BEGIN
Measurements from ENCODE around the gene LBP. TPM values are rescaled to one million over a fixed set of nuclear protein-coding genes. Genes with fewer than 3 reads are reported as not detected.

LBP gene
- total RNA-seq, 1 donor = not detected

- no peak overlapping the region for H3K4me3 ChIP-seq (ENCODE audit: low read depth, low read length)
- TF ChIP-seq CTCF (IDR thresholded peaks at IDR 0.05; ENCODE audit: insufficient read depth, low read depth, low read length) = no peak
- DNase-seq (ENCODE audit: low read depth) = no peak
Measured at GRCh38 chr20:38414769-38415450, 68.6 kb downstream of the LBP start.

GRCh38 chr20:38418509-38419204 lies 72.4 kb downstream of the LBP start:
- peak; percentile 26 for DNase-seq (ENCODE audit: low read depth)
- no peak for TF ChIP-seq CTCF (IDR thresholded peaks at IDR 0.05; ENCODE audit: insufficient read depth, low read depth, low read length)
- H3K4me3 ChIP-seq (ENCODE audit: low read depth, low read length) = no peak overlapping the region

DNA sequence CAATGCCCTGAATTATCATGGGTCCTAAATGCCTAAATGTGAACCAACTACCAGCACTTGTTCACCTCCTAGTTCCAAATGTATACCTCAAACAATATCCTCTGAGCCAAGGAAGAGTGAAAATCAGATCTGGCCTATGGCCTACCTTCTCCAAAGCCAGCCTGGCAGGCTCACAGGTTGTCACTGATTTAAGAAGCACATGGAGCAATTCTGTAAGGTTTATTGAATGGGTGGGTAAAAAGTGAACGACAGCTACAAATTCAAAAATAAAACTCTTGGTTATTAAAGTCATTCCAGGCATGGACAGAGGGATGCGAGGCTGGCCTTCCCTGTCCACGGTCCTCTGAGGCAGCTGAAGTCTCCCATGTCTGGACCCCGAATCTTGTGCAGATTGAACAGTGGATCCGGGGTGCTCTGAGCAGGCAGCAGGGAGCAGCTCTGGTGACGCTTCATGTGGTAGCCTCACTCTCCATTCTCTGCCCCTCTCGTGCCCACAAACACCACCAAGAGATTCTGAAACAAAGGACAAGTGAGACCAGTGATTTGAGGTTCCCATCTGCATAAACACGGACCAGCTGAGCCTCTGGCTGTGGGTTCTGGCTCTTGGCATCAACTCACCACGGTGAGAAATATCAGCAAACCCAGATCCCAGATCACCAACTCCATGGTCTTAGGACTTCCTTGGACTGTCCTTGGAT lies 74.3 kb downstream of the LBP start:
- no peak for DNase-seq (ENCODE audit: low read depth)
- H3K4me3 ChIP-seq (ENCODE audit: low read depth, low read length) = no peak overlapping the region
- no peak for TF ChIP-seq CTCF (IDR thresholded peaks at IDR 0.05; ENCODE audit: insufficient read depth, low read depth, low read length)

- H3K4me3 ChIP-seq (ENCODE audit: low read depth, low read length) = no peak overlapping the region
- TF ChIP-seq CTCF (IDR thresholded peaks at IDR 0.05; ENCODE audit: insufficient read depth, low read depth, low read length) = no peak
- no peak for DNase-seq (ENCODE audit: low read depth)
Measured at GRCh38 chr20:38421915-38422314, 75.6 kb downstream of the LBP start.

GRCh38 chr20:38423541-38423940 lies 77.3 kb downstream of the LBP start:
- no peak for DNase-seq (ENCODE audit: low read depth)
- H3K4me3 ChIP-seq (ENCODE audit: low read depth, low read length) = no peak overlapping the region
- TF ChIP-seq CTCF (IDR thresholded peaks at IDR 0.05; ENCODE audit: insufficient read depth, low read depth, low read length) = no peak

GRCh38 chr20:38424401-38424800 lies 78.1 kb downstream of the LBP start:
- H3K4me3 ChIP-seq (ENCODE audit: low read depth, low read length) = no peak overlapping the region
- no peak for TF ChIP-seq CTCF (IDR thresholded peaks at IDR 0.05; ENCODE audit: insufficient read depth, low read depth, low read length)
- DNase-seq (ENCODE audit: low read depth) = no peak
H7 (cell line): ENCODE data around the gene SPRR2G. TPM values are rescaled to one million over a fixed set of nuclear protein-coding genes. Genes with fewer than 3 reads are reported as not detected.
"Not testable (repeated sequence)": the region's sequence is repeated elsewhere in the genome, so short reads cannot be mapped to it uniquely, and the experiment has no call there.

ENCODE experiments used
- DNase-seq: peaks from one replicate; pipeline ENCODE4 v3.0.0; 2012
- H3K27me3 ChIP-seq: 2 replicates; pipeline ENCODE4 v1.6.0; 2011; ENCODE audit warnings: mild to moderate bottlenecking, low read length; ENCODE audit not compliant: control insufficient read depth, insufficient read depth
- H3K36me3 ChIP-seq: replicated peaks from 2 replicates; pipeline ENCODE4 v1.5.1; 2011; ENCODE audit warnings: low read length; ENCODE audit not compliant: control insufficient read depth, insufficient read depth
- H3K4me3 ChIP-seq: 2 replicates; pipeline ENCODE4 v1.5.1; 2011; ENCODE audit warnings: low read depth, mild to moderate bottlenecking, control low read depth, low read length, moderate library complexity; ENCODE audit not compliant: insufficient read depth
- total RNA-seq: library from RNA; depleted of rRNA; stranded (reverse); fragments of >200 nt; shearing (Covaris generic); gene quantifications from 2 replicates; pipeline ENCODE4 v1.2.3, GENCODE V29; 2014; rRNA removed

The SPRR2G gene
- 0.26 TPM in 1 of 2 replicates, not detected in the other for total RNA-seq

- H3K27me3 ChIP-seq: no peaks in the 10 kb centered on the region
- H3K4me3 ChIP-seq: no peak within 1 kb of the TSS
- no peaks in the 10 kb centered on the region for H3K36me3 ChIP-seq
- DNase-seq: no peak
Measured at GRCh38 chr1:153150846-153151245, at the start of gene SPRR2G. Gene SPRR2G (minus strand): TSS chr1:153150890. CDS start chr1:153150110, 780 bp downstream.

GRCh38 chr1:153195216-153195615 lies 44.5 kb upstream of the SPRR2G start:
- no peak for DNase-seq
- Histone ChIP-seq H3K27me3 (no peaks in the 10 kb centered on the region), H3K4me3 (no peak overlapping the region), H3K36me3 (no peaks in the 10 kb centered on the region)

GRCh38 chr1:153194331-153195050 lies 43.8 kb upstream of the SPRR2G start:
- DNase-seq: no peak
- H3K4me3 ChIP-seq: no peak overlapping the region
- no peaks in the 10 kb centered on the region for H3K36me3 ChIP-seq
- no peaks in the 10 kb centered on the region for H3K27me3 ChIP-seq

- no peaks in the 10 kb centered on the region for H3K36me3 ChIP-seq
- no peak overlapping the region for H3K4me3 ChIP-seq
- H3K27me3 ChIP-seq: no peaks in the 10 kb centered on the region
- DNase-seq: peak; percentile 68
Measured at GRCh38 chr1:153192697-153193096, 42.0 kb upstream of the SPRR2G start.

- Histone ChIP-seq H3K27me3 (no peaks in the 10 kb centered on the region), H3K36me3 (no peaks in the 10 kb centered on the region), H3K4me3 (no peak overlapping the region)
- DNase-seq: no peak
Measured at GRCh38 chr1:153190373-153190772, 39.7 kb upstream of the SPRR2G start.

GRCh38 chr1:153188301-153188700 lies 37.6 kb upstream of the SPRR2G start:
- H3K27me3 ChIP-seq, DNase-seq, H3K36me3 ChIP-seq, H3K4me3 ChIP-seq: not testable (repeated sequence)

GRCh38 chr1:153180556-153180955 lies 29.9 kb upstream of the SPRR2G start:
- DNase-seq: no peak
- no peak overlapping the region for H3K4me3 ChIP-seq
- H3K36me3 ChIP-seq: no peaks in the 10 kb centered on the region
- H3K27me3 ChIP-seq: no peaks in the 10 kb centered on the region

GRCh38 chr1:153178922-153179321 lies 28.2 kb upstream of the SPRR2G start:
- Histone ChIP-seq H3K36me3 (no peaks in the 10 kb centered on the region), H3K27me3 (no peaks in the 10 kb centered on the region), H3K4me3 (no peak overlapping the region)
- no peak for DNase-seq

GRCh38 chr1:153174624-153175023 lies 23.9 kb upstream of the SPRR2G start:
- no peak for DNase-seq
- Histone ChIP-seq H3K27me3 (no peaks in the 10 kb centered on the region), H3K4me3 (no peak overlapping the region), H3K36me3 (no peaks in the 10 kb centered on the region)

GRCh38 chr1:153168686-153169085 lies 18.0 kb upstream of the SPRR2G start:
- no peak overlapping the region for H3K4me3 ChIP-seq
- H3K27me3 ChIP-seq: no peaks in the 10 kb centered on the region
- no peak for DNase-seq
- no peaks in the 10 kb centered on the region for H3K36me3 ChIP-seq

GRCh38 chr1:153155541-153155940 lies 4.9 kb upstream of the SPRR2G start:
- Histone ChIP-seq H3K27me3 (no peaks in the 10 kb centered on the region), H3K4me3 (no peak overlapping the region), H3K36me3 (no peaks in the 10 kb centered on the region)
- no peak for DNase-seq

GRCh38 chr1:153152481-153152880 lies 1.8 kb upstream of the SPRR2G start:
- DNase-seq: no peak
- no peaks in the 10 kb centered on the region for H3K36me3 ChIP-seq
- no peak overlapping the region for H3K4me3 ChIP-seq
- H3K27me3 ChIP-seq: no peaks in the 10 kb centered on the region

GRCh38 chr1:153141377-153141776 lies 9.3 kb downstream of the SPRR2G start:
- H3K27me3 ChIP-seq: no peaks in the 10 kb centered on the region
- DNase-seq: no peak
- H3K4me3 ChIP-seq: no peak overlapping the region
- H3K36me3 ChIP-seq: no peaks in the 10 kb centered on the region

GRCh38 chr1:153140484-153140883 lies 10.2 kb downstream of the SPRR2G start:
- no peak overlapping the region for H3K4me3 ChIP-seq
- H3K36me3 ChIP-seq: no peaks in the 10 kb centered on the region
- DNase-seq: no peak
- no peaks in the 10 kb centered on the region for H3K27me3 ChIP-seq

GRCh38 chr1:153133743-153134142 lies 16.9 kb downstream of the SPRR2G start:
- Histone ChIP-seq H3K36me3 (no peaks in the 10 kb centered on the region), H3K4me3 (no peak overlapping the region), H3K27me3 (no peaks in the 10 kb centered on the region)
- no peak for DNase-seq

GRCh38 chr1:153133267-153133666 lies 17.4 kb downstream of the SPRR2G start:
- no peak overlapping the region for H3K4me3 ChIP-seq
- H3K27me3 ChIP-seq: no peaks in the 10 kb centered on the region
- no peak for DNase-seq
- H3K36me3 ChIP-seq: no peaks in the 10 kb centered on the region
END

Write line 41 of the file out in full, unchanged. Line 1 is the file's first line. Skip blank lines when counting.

- DNase-seq: no peak